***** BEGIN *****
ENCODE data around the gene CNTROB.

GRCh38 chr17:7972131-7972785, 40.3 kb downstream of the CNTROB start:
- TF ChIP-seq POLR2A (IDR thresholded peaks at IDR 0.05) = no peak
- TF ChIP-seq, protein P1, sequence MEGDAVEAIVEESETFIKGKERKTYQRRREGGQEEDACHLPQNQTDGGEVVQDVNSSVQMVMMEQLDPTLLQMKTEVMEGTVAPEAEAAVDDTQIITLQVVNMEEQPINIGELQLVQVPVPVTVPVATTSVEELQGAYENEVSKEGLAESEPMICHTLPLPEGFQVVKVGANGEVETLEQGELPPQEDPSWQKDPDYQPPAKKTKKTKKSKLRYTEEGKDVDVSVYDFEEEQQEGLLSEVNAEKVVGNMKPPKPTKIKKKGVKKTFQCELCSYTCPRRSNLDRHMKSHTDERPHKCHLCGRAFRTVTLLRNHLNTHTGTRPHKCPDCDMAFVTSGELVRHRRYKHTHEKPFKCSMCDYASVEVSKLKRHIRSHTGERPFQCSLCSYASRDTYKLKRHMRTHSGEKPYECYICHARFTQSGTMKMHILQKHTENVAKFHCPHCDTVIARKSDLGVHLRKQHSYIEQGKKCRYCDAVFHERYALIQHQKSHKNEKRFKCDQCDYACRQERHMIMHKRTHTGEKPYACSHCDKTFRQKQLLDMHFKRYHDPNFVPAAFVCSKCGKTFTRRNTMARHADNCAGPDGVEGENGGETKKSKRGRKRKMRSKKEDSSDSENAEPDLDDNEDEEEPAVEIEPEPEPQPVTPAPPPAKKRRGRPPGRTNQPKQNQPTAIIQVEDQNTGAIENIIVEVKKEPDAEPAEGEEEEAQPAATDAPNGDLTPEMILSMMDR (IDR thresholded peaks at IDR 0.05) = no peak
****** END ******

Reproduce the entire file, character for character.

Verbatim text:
ENCODE data around the gene CNTROB.

GRCh38 chr17:7972131-7972785, 40.3 kb downstream of the CNTROB start:
- TF ChIP-seq POLR2A (IDR thresholded peaks at IDR 0.05) = no peak
- TF ChIP-seq, protein P1, sequence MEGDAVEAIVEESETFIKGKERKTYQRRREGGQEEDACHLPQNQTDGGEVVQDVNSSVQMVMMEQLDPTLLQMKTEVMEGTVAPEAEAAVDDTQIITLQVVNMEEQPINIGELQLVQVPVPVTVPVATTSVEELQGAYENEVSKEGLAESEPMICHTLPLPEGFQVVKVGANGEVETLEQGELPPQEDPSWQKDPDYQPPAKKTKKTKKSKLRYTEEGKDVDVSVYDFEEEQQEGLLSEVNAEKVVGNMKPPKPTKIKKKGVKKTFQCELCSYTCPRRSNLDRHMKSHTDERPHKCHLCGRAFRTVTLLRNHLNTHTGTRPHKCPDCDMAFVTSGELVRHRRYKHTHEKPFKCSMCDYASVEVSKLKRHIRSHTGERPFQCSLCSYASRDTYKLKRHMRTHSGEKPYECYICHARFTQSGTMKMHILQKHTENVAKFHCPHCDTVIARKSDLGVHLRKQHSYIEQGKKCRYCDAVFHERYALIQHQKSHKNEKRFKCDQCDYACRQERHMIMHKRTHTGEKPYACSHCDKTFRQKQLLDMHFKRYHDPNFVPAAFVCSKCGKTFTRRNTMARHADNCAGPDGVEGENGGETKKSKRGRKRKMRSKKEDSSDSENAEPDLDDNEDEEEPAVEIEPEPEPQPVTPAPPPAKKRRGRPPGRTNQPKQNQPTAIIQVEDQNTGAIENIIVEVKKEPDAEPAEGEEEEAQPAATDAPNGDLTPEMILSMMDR (IDR thresholded peaks at IDR 0.05) = no peak